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abolla allusion ancient appears Augustus beautiful boast breast Caligula calls Catullus Cicero Claudius commentators consul crime Crispinus criticks death Domitian dreadful Dryden Emperour Ennius eyes fate father favour favourite fear fire followed fortune frequently Gabii Galba give Greek heaven Herodotus Holyday honour Horace horrour husband indignation Juvenal's kind learned Martial means mentioned mind Nero never o'er observes old Scholiast Ovid passage perhaps Persius Plautus Pliny Plutarch poet poor Praetor probably publick quam Quintilian quod rage reader reign rich Romans Rome Ruperti sacred Satire SATIRE XIV says scarcely Scholiast seems Sejanus senate Seneca sense shame singular sire slave speaks Statius Suetonius suppose Tacitus tell thee thing thou thought Tiberius Tigellinus Trajan translation Umbritius Vespasian vice virtue wealth wife wine word wretched youth
Página 328 - When that this body did contain a spirit, A kingdom for it was too small a bound; But now two paces of the vilest earth Is room enough.
Página 455 - Jacob said unto Pharaoh, The days of the years of my pilgrimage are an hundred and thirty years ; few and evil have the days of the years of my life been, and have not attained unto the days of the years of the life of my fathers, in the days of their pilgrimage.
Página 199 - Give me, next good, an understanding wife, By Nature wise, not learned by much art; Some knowledge on her side will all my life More scope of conversation impart; Besides, her inborne virtue fortifie; They are most firmly good, who best know why.
Página 20 - As this is the first passage, in which the names of patron and client occur, it may not be amiss to say a few words on the relative situation of two classes of men, which comprehended nearly all the citizens of Rome.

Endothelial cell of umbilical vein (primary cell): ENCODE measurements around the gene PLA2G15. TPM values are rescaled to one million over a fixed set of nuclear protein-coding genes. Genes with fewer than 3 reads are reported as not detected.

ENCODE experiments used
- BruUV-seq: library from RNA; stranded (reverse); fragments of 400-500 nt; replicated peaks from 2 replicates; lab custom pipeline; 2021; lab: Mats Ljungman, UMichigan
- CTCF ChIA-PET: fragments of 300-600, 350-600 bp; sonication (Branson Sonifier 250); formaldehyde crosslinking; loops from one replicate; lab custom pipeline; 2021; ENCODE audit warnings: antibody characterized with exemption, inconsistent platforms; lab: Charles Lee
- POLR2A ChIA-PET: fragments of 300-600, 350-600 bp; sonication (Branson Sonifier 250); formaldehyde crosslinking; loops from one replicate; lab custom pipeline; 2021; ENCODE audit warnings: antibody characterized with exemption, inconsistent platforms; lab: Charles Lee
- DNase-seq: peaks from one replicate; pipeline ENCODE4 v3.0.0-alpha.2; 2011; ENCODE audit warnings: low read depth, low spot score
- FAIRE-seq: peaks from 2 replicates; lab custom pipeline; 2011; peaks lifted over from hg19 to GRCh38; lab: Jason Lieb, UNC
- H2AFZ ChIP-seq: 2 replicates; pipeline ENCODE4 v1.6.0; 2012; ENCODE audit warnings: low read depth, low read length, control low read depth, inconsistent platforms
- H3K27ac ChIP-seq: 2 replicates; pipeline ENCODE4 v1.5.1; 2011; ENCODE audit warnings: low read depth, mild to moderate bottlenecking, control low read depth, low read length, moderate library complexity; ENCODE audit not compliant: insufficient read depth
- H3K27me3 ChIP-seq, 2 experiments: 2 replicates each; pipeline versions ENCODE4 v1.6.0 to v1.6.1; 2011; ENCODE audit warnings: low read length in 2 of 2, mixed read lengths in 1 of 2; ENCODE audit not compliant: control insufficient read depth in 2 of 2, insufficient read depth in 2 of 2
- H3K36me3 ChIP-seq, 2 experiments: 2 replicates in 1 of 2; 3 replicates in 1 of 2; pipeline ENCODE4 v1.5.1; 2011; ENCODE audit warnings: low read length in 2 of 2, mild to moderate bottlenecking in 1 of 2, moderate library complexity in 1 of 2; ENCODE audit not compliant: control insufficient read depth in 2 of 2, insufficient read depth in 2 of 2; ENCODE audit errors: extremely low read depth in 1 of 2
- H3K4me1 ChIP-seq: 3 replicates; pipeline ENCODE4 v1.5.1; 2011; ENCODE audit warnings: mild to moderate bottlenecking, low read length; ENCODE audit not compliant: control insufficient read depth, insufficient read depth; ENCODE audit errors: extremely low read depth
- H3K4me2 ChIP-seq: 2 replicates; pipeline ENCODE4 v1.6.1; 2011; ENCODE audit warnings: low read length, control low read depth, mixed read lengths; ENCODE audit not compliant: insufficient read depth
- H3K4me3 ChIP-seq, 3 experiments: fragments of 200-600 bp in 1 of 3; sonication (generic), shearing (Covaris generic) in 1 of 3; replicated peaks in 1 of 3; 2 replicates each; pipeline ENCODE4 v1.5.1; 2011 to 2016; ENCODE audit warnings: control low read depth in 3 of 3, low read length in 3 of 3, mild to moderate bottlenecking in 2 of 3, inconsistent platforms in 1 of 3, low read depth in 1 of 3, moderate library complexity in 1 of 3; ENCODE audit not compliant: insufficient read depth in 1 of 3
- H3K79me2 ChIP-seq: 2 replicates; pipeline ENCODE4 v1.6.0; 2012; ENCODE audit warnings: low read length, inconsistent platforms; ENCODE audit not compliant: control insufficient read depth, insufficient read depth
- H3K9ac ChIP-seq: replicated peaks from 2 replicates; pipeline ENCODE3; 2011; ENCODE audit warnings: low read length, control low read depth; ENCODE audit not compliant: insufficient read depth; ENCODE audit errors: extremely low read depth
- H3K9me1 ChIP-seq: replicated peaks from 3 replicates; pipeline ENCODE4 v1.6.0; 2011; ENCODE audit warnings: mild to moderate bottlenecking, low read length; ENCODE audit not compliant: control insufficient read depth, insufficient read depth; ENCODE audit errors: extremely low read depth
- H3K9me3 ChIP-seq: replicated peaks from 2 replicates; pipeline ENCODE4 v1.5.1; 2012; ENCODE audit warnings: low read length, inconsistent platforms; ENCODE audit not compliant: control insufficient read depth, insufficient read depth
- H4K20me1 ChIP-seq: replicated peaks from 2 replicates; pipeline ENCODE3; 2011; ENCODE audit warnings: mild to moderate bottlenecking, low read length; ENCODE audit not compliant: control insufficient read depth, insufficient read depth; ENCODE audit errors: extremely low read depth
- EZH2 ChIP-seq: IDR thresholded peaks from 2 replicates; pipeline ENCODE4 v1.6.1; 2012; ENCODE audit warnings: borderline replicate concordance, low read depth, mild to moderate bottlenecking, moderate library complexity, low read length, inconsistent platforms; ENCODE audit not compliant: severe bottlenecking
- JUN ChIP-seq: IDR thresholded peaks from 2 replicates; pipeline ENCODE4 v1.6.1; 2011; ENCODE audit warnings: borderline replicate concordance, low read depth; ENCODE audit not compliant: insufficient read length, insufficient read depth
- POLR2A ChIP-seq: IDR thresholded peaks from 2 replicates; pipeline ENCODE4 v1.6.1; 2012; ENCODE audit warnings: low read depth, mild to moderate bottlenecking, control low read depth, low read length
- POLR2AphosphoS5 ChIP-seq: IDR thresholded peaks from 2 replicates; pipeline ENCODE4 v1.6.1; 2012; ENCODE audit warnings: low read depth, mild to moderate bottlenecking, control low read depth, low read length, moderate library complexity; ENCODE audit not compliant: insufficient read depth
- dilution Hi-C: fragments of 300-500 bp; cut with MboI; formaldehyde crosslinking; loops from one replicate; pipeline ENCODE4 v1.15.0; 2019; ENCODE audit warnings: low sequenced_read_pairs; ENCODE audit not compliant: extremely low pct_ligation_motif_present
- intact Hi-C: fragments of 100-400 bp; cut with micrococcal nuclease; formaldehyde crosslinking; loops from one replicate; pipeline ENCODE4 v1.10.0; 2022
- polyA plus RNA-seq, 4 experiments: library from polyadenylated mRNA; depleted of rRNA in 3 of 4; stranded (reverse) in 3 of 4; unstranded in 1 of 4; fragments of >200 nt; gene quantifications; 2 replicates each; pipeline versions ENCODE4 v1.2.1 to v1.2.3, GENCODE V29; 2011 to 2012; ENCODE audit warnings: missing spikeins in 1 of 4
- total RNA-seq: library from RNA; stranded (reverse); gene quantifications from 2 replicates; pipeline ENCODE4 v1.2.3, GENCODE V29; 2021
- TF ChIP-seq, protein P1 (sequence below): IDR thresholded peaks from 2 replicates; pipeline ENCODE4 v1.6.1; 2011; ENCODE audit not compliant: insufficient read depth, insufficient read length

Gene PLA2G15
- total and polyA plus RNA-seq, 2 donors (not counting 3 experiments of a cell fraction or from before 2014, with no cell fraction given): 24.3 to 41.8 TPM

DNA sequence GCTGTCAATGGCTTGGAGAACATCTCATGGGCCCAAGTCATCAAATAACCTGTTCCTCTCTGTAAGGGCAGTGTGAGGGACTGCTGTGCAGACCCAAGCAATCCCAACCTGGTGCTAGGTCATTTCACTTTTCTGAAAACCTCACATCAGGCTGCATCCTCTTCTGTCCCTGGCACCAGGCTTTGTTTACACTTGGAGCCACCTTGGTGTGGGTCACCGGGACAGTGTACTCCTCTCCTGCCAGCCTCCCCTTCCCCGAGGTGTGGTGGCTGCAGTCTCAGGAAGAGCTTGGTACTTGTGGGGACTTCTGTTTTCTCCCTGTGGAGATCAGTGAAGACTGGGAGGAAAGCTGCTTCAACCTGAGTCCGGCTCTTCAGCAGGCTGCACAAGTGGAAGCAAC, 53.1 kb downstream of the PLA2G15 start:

Página 330 - Skill'd to reverse whate'er the gods create, And make that crooked which they fashion straight : Hard choice for man, to die — or else to be That tottering, wretched, wrinkled thing you see. Age, then, we all prefer ; for age we pray, And travel on to life's last lingering day ; Then sinking slowly down from worse to worse, Find heaven's extorted boon our greatest curse.
Página xiii - ... with favours more substantial : little collections were now and then made, and I have received sixpence in an evening. To one who had long lived in the absolute want of money, such a resource seemed a Peruvian mine : I furnished myself by degrees with paper, &c. and what was of more importance, with books of geometry, and of the higher branches of algebra, which I cautiously concealed. Poetry, even at this time, was no amusement of mine : it was subservient to other purposes ; and I only had...
Página 309 - We, ignorant of ourselves, Beg often our own harms, which the wise powers Deny us for our good ; so find we profit, By losing of our prayers.
Página xiii - The repetitions of which I speak were always attended with applause, and sometimes with favours more substantial; little collections were now and then made, and I have received sixpence in an evening.
Página vi - On seeing me, this great man observed, with a look of pity and contempt, that I was " too small,' and sent me away sufficiently mortified. I expected to be very ill received by my godfather, but he said nothing.